The soaring cost of crop insurance and the move away from direct payments to farmers in favor of risk-management measures will shape the future of the farm bill, according to Ohio State University agricultural economists who shared their perspectives with farmers and other attendees on the inaugural day of the 50th Farm Science Review in London, Ohio.
The panel featured farm policy expert Carl Zulauf and international trade and policy specialist Ian Sheldon, both from the university’s Department of Agricultural, Environmental, and Development Economics.
They were joined by Katharine Ferguson, legislative aide to U.S. Senator Sherrod Brown, who is a member of the agriculture committee. Matt Roberts, who specializes in risk management and commodity prices, moderated the panel.
The discussion focused around the likelihood that a new farm bill will not be passed by Congress before Sept. 30, when the current legislation is set to expire. Zulauf said he expects an extension to the bill will be approved, maintaining things as they are until the end of the year.
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“It’s more common than not common that the farm bill expires before another one is approved,” Zulauf said, noting this situation has become the norm in recent history. “Jan. 1, 2013, is really the date to watch for, when some of the programs (in the current legislation)would go away if there’s no new farm bill and the resolution to continue it expires.”
Plenty of incentives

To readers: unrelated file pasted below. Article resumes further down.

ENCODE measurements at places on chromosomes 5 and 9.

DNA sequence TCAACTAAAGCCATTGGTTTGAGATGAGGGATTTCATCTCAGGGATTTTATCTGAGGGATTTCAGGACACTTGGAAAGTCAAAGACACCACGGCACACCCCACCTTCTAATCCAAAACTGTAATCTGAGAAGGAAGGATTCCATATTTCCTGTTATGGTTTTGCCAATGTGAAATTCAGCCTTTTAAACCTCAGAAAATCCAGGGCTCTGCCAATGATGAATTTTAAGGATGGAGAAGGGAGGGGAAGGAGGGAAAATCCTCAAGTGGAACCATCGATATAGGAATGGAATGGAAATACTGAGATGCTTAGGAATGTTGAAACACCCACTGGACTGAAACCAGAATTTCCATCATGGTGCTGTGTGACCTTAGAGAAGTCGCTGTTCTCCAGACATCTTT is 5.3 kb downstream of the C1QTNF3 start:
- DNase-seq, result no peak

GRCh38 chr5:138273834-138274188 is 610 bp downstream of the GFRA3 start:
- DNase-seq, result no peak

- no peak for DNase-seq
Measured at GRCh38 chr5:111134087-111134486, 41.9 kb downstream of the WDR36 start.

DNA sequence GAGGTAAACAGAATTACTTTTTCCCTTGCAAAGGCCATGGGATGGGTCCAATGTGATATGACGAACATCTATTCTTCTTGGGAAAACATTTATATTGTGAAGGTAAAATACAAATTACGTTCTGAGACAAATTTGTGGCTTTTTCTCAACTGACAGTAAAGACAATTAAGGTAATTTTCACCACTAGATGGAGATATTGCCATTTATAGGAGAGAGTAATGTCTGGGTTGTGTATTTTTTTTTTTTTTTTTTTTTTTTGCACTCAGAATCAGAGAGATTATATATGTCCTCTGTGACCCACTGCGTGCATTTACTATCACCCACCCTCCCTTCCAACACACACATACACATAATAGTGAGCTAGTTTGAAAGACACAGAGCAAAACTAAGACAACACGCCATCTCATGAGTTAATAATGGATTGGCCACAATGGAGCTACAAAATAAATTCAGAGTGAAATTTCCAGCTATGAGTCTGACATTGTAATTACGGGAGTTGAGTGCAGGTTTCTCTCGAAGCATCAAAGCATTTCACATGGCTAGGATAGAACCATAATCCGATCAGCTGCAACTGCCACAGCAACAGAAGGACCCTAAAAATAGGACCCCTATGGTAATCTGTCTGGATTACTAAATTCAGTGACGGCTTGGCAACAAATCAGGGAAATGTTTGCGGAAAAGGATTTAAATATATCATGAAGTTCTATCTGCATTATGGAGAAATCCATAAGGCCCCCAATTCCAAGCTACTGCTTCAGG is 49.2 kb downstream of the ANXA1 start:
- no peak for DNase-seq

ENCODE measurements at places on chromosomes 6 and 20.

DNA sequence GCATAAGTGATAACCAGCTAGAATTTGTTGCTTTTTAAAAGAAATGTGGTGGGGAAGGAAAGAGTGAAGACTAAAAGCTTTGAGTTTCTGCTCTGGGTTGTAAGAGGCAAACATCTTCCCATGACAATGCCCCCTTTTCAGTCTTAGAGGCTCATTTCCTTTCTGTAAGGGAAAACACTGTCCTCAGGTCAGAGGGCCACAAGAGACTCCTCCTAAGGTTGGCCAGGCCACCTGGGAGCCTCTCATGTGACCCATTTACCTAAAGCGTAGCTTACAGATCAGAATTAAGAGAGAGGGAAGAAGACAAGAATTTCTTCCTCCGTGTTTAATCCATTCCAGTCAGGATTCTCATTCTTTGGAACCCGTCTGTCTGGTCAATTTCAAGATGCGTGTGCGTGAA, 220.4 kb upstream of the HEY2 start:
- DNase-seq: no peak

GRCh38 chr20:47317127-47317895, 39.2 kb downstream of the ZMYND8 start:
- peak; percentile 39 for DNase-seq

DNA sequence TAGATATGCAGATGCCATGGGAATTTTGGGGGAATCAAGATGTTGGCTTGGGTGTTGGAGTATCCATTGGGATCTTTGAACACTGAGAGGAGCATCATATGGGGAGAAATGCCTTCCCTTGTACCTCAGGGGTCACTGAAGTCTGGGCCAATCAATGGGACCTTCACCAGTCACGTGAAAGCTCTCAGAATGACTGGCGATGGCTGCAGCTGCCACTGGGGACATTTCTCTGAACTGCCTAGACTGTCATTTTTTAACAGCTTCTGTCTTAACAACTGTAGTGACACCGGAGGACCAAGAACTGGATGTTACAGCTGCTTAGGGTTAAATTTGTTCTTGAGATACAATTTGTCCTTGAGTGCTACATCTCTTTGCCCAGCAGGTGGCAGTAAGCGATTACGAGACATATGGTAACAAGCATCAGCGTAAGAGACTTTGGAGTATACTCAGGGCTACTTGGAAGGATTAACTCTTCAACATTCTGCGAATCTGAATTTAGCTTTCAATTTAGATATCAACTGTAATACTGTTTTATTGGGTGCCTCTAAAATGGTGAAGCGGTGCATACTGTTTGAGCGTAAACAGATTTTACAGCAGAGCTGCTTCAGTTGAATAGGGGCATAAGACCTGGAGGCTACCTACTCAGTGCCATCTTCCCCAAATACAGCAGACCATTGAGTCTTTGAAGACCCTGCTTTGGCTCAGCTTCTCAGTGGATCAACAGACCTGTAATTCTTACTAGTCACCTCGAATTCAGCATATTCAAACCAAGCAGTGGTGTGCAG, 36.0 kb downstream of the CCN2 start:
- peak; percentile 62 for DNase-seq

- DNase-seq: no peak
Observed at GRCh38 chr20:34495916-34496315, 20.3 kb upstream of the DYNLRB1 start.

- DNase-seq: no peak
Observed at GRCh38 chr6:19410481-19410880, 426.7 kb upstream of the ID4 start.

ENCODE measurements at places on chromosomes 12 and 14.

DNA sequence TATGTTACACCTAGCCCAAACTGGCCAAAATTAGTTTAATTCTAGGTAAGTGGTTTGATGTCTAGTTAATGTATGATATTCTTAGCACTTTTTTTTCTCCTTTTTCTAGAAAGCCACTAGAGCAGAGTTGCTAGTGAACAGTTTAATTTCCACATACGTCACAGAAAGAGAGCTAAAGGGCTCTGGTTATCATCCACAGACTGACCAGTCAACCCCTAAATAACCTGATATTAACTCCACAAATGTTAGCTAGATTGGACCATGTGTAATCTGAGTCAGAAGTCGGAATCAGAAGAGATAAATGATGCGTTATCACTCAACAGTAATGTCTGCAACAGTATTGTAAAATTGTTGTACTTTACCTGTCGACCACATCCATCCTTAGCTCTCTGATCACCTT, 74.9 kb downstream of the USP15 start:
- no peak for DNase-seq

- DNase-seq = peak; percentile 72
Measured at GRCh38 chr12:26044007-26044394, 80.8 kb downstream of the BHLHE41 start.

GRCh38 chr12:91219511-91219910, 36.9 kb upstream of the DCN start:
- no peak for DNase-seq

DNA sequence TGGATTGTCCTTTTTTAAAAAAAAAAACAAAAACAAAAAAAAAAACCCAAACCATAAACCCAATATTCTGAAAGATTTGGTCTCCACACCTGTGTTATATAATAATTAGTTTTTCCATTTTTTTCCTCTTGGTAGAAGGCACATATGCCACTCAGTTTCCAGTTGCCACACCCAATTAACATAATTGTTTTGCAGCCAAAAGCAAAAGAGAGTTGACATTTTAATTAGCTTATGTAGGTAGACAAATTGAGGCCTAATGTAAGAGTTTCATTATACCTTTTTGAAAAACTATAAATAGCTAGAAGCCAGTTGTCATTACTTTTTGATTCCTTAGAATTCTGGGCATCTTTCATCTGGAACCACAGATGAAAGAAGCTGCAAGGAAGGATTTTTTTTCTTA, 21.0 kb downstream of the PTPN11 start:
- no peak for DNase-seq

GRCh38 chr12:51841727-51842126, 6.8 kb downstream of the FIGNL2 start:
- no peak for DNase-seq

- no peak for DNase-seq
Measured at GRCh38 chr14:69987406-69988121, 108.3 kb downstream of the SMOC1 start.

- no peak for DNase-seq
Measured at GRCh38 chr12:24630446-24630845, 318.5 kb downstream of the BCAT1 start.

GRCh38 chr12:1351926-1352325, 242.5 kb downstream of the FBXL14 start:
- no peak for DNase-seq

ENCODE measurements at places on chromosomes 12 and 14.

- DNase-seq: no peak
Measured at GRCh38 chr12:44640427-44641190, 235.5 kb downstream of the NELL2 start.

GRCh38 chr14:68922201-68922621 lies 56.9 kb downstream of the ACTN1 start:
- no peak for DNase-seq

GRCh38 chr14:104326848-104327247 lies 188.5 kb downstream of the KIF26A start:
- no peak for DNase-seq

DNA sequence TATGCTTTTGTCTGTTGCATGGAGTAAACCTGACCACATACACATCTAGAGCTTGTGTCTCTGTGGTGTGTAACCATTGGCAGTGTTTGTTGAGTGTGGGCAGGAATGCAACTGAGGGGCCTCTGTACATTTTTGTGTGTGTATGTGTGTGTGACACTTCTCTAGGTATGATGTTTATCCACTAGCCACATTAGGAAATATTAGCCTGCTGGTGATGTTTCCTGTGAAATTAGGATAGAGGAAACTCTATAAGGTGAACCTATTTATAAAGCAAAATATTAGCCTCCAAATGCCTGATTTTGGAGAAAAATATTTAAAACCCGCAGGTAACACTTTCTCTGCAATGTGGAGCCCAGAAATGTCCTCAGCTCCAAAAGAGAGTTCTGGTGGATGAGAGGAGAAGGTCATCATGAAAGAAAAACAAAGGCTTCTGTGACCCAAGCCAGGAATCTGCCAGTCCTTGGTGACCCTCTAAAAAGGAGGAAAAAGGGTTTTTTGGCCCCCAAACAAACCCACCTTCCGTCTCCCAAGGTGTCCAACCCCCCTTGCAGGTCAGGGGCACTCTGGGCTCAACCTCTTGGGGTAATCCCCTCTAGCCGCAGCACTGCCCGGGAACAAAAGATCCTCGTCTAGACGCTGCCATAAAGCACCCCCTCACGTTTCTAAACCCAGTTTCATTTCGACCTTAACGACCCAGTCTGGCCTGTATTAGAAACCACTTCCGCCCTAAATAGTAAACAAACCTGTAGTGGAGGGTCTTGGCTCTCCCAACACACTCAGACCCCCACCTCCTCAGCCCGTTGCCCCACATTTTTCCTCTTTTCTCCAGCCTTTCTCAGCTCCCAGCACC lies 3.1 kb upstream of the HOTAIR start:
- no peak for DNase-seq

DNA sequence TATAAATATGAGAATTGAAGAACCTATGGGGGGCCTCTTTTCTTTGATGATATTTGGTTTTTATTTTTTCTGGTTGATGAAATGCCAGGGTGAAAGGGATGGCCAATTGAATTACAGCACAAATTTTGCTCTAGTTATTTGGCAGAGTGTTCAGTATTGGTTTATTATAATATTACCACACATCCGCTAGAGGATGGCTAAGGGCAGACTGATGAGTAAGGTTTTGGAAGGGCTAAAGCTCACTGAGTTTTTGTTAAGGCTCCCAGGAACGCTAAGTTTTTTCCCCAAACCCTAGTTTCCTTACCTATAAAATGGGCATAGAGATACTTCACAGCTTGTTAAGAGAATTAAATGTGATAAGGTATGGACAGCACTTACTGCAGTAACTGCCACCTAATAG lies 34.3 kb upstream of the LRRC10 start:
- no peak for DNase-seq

Zulauf said there are a lot of incentives for the current Congress to pass a new farm bill before the end of the year, as the bills drafted by the Senate and the House of Representatives include billions in savings at a time when deficit reduction is a hot topic on Capitol Hill.
The Senate has passed a bill, which cuts $23 billion over 10 years. The House version — which shrinks the Farm Bill by as much as $36 billion over a decade — has been passed by the agriculture committee, but the full House has not yet taken up the legislation.
“It’s hard to believe this Congress will not pass a farm bill that saves money,” Zulauf said.
Whenever a new farm bill is passed and whatever it ends up costing, panelists said the issue of crop insurance and its cost will impact the future of the legislation.
“The next farm bill will be about crop insurance and the cost of crop insurance,” Zulauf said. “It costs $5 billion a year now. It’s no longer a small program. We are at that point where we will be taking a hard look at that.”
Also shaping the farm bill will be the shift from direct payments to producers and a stronger emphasis on risk management, mostly in the form of crop insurance programs to guarantee that farmers are protected when events such as this year’s drought rear their ugly heads, Zulauf said.
The form in which farmers receive payments from the government also has implications for foreign trade policy, Sheldon said. The World Trade Organization has criticized U.S. agricultural legislation for what it considers excessive subsidies that undermine fair global competition.
“Talks regarding WTO compliance are on ice right now due to the impact of the recession on the U.S. and the European crisis,” Sheldon said. “But WTO compliance will be an important issue moving forward.”
The panel also addressed the topic of the government’s ethanol mandate and its possible impact on corn availability and prices this year. There have been increased calls to divert less corn for ethanol this year by easing the U.S. ethanol mandate, which calls for 13.2 billion gallons of the biofuel to be blended into gasoline in 2013.
But Roberts said there is no evidence ethanol production will be affected even if the mandate for 2013 is waived, in part because of ethanol reserves of some 2 billion gallons currently held by the industry.